ORLANDO, Fla. - As if once wasn't enough, the Orlando Magic were forced to watch LeBron James' amazing buzzer-beater all day Saturday.
The Magic were witnesses all right. Again. And again. And again.
James' stunning fadeaway 3-pointer in Game 2 that tied the Eastern Conference finals was replayed countless times on TV sets from Cleveland to Orlando. It was also a fixture in the minds of Cavaliers fans basking in the win, and in the thoughts of Magic players wondering what could have been.
'It's tough when you got to go home and watch it on TV over and over again,' Magic center Dwight Howard said.
The shot saved the Cavaliers from a daunting 0-2 hole, and already was being talked about as one of the greatest moments in Cleveland sports history. There's just one downside for the Cavs.
'It is over and done with,' James said.
For all the drama and emotion surrounding the riveting shot, the Cavaliers have plenty to fix if they want to reclaim home-court advantage when the series shifts to Orlando for Game 3 tonight.
The Magic ripped their defense apart, exposed their lack of depth and roared back from a double-digit deficit for the second straight game. Now the NBA's top-seeded team heads to Orlando, where it lost both games this season, including a 29-point blowout in April in which it trailed by as many as 41.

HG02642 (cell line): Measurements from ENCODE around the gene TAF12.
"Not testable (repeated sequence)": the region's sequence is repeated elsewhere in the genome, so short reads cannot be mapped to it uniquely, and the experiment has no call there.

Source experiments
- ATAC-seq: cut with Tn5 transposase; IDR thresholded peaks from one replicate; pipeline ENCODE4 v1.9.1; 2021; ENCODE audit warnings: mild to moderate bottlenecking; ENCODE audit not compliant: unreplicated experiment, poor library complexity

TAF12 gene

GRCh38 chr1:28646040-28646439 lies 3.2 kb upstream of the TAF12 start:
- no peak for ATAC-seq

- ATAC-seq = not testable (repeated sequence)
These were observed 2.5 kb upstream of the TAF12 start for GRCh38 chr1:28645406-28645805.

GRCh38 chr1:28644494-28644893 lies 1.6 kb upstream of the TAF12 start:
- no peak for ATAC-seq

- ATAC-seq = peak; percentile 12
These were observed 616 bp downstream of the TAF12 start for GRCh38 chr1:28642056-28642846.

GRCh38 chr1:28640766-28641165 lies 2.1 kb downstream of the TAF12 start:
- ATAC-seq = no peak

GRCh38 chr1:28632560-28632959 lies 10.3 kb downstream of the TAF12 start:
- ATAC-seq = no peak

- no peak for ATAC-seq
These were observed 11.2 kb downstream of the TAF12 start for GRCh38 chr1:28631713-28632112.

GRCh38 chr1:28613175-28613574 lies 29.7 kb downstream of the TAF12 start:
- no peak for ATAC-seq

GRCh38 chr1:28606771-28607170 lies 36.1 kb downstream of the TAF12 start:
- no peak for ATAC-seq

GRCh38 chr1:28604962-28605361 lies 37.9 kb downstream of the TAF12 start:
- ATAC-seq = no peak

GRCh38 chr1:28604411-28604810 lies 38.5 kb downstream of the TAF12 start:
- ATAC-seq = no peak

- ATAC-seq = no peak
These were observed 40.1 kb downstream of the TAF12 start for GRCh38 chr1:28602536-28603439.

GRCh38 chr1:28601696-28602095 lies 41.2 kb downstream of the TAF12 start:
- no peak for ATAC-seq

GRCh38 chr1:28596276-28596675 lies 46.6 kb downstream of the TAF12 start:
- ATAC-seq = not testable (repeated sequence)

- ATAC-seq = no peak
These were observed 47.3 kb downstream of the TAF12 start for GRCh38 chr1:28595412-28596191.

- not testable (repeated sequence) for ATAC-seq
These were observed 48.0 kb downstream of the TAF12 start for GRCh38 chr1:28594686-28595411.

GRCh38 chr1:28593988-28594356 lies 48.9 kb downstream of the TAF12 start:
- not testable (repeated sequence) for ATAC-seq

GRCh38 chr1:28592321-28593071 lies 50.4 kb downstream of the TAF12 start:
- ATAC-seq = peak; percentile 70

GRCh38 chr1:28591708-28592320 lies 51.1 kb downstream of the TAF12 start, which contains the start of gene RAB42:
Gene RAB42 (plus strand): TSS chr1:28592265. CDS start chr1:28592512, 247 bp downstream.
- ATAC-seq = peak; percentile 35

But one shot made all of that seem like a distant memory.
'To go on the road, 1 second from being down 0-2, going to Orlando and from zero seconds the shot goes in to being 1-1 going on the road, it is a good feeling for us,' James said. 'We can carry this momentum.'
It's an all too familiar feeling for Orlando.
The Magic have been last-second losers four times this postseason. Boston's Glen Davis hit a jumper as time expired in Game 4 of their second-round series. Philadelphia's Andre Iguodala and Thaddeus Young each hit a shot in the final seconds for wins in the opening round, forcing the Magic to again watch another team celebrate as they walked slowly to the locker room in defeat.